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Moving to VB .NET: Strategies, Concepts and Code
Table of Contents
Visual Basic .NET or C#: Which to Choose
Regular Expressions with .NET
Obfuscating .NET: Protecting your code from prying eyes
Tracing and Logging in .NET
Telling Time with .NET
Hijacking .NET (series)
Exploring .NET (series)
Note: This page describes a product or book that, while still relevant to .NET programmers, is based on an earlier version of the .NET framework. The page is available for archival purposes and as a courtesy to those who have linked to it, but is no longer being updated or maintained.
Visual Basic .NET or C#: Which to Choose.....
The following corrections apply only to the first edition of the book: Visual Basic.NET or C#...Which to Choose
The following additional language differences are included in the second edition.
?:, ++, -- Operators
C# includes ?: (conditional assignment), ++ (increment) and -- (decrement) operators.
Verdict: I'll give this one to C#, but given that these operators increase brevity at the cost of readability, you can make a case that their lack in VB.NET should really represent a win for VB.NET.
Visual Basic.NET allows you to redimension an array while preserving the current contents using the Redim Preserve statement.
Verdict: A definite win for VB.NET, but a minor one given that the .NET framework has a variety of array and collection types that support dynamic sizing almost as easily.
The VB.NET With statement can be used to create a block in which it is possible to directly access methods or objects nested in an object hierarchy. This can result in more easily readable code.
Verdict: Though convenient, and frequently used by VB.NET programmers, this feature does not represent a significant advantage.
Both C# and VB.NET allow you to create default class properties that take parameters. These are called indexers in C# (which take only a single index parameter). VB.NET also allows you to create non-default properties that take one or more parameters - a feature that C# lacks.
Verdict: A minor win for VB.NET. Most applications of parameterized properties are better handled by methods anyway.
References to unmanaged code on pages 26-27 should actually be unsafe code . C# uses managed code, but has the ability to access unmanaged memory using unsafe code.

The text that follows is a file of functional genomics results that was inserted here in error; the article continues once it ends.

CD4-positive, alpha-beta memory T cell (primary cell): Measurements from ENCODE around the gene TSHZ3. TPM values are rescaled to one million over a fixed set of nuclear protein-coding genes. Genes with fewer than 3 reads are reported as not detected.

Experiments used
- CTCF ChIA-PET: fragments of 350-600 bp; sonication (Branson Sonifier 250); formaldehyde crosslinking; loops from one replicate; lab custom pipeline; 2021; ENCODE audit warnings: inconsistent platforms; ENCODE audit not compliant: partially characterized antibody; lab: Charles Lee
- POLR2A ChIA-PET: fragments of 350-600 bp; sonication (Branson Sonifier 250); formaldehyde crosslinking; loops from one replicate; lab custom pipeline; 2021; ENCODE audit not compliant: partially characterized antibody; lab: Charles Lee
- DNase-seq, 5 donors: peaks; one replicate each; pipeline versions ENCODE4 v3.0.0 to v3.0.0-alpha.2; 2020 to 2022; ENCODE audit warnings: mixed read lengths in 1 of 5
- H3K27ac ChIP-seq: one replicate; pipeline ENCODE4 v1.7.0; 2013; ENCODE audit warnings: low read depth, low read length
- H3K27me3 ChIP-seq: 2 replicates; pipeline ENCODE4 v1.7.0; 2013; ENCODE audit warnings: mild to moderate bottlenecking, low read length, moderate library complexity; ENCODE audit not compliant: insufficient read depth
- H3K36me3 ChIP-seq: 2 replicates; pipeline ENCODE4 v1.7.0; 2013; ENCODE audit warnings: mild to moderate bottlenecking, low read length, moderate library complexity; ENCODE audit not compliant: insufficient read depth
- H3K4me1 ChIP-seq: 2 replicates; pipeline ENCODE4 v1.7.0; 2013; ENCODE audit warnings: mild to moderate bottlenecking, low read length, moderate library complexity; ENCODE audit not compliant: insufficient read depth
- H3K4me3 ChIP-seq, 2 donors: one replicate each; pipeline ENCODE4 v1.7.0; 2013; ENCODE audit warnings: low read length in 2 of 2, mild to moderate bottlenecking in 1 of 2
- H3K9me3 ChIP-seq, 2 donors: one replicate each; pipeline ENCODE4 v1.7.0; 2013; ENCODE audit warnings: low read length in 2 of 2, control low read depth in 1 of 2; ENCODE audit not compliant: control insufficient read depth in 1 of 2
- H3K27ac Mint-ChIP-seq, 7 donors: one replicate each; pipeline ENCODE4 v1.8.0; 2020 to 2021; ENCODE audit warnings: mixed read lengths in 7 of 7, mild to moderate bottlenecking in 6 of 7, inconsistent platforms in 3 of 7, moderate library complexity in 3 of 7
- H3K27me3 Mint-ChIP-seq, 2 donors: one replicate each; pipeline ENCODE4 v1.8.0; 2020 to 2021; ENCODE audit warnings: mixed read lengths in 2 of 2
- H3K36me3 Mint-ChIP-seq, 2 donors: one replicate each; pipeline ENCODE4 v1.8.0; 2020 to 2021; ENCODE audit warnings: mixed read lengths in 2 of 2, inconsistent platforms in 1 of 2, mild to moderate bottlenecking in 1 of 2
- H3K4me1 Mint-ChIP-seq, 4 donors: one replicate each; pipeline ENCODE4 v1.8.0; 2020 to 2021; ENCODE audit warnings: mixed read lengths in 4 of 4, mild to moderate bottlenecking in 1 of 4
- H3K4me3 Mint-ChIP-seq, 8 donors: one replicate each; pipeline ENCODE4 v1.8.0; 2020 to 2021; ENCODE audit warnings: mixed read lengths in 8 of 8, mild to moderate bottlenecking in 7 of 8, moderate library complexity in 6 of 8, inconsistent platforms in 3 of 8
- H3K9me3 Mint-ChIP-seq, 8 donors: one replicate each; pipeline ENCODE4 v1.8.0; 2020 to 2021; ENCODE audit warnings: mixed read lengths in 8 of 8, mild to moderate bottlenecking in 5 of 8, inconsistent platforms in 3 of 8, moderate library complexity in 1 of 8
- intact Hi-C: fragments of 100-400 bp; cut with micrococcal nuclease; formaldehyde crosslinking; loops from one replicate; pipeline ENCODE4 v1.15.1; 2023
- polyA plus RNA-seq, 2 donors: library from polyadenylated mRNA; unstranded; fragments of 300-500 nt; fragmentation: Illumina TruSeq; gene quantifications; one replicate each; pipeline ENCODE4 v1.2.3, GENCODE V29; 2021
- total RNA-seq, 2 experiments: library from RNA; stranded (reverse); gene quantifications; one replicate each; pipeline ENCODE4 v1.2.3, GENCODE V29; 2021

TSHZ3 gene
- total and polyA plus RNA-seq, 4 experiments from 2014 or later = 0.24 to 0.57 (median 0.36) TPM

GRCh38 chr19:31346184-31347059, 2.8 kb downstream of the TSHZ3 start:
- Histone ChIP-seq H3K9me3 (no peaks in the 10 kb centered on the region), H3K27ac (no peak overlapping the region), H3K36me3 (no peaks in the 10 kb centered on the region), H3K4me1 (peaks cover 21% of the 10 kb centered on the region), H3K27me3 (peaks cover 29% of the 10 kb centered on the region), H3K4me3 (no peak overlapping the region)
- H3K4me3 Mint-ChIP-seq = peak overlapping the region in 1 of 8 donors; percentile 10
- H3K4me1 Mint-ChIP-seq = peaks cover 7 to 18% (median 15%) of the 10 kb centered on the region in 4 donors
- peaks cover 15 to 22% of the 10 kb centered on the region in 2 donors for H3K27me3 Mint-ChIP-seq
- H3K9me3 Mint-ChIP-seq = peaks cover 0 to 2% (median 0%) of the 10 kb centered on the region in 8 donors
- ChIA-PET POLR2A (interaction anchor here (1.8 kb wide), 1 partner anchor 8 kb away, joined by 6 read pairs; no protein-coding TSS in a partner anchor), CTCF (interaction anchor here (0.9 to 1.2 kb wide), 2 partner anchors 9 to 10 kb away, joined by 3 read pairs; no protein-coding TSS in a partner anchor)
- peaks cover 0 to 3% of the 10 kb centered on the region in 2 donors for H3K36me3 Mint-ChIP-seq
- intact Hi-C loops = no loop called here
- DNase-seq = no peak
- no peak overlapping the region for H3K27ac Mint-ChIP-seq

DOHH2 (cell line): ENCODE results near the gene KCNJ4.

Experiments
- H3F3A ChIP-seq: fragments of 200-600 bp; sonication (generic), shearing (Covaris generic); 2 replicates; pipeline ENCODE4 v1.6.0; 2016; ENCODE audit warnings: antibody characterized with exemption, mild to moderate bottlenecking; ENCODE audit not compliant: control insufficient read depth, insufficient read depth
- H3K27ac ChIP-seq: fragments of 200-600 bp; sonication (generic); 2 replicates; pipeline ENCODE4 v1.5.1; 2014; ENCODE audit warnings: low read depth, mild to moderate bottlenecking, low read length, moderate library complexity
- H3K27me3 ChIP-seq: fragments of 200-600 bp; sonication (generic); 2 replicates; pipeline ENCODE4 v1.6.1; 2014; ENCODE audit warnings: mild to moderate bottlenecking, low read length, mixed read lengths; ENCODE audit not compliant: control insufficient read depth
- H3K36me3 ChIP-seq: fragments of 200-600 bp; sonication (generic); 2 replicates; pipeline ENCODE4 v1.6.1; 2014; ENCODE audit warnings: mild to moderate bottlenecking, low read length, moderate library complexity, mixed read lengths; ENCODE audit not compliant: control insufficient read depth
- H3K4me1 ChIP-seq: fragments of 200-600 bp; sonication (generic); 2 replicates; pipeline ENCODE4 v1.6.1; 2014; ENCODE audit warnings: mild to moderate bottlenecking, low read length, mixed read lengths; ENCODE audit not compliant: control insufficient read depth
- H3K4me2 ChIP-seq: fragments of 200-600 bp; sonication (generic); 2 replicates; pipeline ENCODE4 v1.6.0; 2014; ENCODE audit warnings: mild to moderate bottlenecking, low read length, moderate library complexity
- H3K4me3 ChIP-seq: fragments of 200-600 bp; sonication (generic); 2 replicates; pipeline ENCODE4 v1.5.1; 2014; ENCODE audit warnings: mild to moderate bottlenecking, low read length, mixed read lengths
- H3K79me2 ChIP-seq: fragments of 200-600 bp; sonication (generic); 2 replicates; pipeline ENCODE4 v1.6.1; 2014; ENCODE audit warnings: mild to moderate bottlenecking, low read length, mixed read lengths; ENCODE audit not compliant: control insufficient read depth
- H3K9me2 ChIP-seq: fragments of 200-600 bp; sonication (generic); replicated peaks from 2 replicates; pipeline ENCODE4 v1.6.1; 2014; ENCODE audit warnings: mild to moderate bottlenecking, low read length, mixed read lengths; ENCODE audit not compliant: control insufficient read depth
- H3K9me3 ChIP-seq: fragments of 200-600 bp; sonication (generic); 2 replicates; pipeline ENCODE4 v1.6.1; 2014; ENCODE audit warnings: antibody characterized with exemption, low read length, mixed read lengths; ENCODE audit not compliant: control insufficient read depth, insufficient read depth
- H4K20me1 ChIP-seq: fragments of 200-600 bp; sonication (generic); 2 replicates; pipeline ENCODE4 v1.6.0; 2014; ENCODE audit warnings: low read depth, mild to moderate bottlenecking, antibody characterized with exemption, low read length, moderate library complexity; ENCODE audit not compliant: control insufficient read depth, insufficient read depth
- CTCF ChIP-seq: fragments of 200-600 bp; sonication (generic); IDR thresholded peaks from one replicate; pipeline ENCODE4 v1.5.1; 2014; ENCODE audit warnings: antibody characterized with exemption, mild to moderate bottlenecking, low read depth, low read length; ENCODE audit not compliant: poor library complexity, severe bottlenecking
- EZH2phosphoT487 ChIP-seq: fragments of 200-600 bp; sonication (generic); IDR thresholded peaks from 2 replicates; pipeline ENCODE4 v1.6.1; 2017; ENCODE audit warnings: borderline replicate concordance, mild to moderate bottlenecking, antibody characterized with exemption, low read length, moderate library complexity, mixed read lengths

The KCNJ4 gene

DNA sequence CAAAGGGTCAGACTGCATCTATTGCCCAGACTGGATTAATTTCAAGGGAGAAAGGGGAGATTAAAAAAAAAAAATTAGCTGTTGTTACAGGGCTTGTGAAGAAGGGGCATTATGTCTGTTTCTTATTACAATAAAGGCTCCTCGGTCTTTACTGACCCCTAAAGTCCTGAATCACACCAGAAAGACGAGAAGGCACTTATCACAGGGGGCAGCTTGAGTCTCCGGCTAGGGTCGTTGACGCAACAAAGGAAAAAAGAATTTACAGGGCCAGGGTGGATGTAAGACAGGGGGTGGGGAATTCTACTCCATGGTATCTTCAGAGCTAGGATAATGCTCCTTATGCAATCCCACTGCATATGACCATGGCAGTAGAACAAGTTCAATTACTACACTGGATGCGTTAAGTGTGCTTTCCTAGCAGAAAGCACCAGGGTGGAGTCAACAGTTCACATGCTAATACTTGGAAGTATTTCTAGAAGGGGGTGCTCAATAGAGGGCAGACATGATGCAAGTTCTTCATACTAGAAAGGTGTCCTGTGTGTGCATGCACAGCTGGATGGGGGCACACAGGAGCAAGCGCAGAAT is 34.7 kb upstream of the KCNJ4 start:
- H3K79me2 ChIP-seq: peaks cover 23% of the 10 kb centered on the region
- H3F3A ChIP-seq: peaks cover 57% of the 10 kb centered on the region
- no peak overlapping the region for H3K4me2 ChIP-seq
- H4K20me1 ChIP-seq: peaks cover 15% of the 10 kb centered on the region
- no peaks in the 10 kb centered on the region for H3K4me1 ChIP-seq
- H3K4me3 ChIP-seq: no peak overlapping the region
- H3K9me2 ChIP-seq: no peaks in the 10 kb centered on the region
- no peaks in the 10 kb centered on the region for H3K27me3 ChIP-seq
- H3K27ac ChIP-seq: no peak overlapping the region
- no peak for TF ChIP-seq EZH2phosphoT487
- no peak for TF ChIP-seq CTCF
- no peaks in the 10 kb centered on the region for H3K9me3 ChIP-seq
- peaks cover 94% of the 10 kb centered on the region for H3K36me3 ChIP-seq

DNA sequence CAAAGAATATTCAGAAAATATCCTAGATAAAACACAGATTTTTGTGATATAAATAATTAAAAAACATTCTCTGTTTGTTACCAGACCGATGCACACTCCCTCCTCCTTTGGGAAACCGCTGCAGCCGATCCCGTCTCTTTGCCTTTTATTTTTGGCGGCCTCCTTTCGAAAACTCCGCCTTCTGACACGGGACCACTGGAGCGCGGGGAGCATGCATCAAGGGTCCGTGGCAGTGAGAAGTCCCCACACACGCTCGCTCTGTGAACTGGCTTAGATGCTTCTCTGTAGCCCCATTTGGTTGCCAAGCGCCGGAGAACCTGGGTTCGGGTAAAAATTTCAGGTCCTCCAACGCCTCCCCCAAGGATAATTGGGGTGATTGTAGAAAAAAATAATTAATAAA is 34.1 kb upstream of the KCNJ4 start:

New Appendix A
The previous appendix A has been labeled appendix B, and an appendix based on reader feedback has been added.
A number of readers took me up on my invitation and sent me email commenting on various parts of this article. Some of their comments have been incorporated into the text for the second edition. Others either have no real bearing on the content or conclusions. And there are others that I left out because I simply disagree with them. Here is a selection from those comments that were not incorporated into the current edition of the ebook.
VB.NET sounds a lot better than C# when pronouncing them out loud. Face it, C# as a name, stinks.
I must admit, I rather like the name C#. At least it sounds more elegant than C++.
I was surprised not to see any mention of the late-bound capabilities in VB vs. having to use reflection in C#.
That's because VB.NET's ability to automatically perform late bound calls only works if you turn off Option Strict. I consider Option Strict to be an important new feature in VB.NET that should always be enabled. With Option Strict on, VB.NET handles late binding through reflection just like C#.
I am concerned that the quality and quantity of learning material will be higher for C#.
This is certainly true today.
Publishers naturally rushed to fill the inevitable void caused by the appearance of a new language. I have no doubt there will be many VB.NET books. I'm not quite conceited enough to claim that my Moving to VB.NET book has addressed the quality issue single-handed, but I am proud of how it turned out and think it will help.
This article may lead one to believe (by its title) that C# and Visual Basic.NET are the only ways to use .NET.
Last I heard there were some 20 .NET languages under development. This book refers to VB.NET or C# because these are the languages that are being considered by large numbers of today's Visual Basic programmers.
VB.NET does not support jagged arrays (arrays of other arrays whose lengths aren't equal)
Yes it does - the feature was added for beta 2.